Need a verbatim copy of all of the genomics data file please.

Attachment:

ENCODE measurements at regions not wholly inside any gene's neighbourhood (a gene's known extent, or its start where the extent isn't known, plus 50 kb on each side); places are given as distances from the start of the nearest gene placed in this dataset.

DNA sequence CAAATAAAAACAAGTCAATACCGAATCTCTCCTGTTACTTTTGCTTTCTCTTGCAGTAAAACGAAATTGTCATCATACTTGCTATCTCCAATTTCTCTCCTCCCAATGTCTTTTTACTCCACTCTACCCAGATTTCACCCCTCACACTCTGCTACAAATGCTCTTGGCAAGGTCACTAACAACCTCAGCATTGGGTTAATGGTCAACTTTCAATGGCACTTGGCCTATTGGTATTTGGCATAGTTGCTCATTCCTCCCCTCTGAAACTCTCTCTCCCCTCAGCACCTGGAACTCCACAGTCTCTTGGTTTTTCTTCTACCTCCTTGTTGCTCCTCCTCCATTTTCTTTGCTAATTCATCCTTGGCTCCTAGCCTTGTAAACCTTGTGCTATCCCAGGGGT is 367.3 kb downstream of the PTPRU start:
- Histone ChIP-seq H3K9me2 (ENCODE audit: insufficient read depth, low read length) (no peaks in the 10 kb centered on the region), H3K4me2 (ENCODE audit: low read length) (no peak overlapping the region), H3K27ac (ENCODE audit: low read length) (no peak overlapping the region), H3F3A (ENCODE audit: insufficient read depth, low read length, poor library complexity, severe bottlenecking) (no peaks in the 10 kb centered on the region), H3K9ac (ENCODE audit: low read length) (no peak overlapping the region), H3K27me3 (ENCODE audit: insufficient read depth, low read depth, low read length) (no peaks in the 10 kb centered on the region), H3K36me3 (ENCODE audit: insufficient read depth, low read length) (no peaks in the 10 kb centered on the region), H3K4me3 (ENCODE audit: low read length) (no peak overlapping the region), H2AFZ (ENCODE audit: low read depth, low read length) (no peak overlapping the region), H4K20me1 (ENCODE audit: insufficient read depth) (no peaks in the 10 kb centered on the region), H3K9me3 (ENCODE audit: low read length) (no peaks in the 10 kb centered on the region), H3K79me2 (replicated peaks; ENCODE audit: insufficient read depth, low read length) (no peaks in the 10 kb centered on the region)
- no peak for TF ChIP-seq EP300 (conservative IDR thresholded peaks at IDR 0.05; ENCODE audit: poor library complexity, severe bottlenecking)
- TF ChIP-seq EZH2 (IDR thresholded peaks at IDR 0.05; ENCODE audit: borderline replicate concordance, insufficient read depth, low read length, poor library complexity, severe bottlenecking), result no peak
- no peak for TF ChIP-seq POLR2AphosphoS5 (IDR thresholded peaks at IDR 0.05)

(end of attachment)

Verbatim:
ENCODE measurements at regions not wholly inside any gene's neighbourhood (a gene's known extent, or its start where the extent isn't known, plus 50 kb on each side); places are given as distances from the start of the nearest gene placed in this dataset.

DNA sequence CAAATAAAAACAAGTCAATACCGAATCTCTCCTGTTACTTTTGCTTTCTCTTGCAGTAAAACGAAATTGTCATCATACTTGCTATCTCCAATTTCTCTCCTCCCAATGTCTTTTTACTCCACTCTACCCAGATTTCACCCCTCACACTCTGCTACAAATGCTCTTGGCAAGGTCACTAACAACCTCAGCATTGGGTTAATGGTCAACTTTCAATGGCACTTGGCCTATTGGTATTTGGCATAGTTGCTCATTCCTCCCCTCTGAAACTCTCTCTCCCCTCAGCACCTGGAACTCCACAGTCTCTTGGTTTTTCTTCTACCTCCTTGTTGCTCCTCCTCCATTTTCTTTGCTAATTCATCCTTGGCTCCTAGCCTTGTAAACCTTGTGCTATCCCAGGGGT is 367.3 kb downstream of the PTPRU start:
- Histone ChIP-seq H3K9me2 (ENCODE audit: insufficient read depth, low read length) (no peaks in the 10 kb centered on the region), H3K4me2 (ENCODE audit: low read length) (no peak overlapping the region), H3K27ac (ENCODE audit: low read length) (no peak overlapping the region), H3F3A (ENCODE audit: insufficient read depth, low read length, poor library complexity, severe bottlenecking) (no peaks in the 10 kb centered on the region), H3K9ac (ENCODE audit: low read length) (no peak overlapping the region), H3K27me3 (ENCODE audit: insufficient read depth, low read depth, low read length) (no peaks in the 10 kb centered on the region), H3K36me3 (ENCODE audit: insufficient read depth, low read length) (no peaks in the 10 kb centered on the region), H3K4me3 (ENCODE audit: low read length) (no peak overlapping the region), H2AFZ (ENCODE audit: low read depth, low read length) (no peak overlapping the region), H4K20me1 (ENCODE audit: insufficient read depth) (no peaks in the 10 kb centered on the region), H3K9me3 (ENCODE audit: low read length) (no peaks in the 10 kb centered on the region), H3K79me2 (replicated peaks; ENCODE audit: insufficient read depth, low read length) (no peaks in the 10 kb centered on the region)
- no peak for TF ChIP-seq EP300 (conservative IDR thresholded peaks at IDR 0.05; ENCODE audit: poor library complexity, severe bottlenecking)
- TF ChIP-seq EZH2 (IDR thresholded peaks at IDR 0.05; ENCODE audit: borderline replicate concordance, insufficient read depth, low read length, poor library complexity, severe bottlenecking), result no peak
- no peak for TF ChIP-seq POLR2AphosphoS5 (IDR thresholded peaks at IDR 0.05)